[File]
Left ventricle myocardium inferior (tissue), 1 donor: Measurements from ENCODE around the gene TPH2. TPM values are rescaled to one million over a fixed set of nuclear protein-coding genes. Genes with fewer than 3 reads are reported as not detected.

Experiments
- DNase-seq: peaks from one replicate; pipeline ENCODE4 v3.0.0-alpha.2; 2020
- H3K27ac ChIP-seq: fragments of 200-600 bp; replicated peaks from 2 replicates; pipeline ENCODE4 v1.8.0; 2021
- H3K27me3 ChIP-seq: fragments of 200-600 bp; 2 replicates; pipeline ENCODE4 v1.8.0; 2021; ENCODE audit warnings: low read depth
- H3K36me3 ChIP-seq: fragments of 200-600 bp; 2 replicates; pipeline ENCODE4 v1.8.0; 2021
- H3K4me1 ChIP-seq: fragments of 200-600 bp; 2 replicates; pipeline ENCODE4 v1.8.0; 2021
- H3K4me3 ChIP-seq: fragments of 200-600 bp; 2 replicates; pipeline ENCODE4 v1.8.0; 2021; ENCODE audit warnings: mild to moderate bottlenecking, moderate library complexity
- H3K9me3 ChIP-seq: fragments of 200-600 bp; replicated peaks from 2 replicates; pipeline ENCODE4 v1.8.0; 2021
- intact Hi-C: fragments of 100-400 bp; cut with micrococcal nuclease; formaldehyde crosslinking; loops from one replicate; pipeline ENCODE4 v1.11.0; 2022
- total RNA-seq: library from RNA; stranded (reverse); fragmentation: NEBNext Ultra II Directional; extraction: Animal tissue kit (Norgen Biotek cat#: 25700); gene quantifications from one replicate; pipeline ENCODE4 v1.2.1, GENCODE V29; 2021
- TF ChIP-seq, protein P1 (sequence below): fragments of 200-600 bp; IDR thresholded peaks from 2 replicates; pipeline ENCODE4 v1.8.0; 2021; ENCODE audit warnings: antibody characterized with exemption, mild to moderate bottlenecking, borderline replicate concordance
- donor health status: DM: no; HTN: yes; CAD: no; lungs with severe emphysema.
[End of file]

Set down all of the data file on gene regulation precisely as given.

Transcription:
Left ventricle myocardium inferior (tissue), 1 donor: Measurements from ENCODE around the gene TPH2. TPM values are rescaled to one million over a fixed set of nuclear protein-coding genes. Genes with fewer than 3 reads are reported as not detected.

Experiments
- DNase-seq: peaks from one replicate; pipeline ENCODE4 v3.0.0-alpha.2; 2020
- H3K27ac ChIP-seq: fragments of 200-600 bp; replicated peaks from 2 replicates; pipeline ENCODE4 v1.8.0; 2021
- H3K27me3 ChIP-seq: fragments of 200-600 bp; 2 replicates; pipeline ENCODE4 v1.8.0; 2021; ENCODE audit warnings: low read depth
- H3K36me3 ChIP-seq: fragments of 200-600 bp; 2 replicates; pipeline ENCODE4 v1.8.0; 2021
- H3K4me1 ChIP-seq: fragments of 200-600 bp; 2 replicates; pipeline ENCODE4 v1.8.0; 2021
- H3K4me3 ChIP-seq: fragments of 200-600 bp; 2 replicates; pipeline ENCODE4 v1.8.0; 2021; ENCODE audit warnings: mild to moderate bottlenecking, moderate library complexity
- H3K9me3 ChIP-seq: fragments of 200-600 bp; replicated peaks from 2 replicates; pipeline ENCODE4 v1.8.0; 2021
- intact Hi-C: fragments of 100-400 bp; cut with micrococcal nuclease; formaldehyde crosslinking; loops from one replicate; pipeline ENCODE4 v1.11.0; 2022
- total RNA-seq: library from RNA; stranded (reverse); fragmentation: NEBNext Ultra II Directional; extraction: Animal tissue kit (Norgen Biotek cat#: 25700); gene quantifications from one replicate; pipeline ENCODE4 v1.2.1, GENCODE V29; 2021
- TF ChIP-seq, protein P1 (sequence below): fragments of 200-600 bp; IDR thresholded peaks from 2 replicates; pipeline ENCODE4 v1.8.0; 2021; ENCODE audit warnings: antibody characterized with exemption, mild to moderate bottlenecking, borderline replicate concordance
- donor health status: DM: no; HTN: yes; CAD: no; lungs with severe emphysema.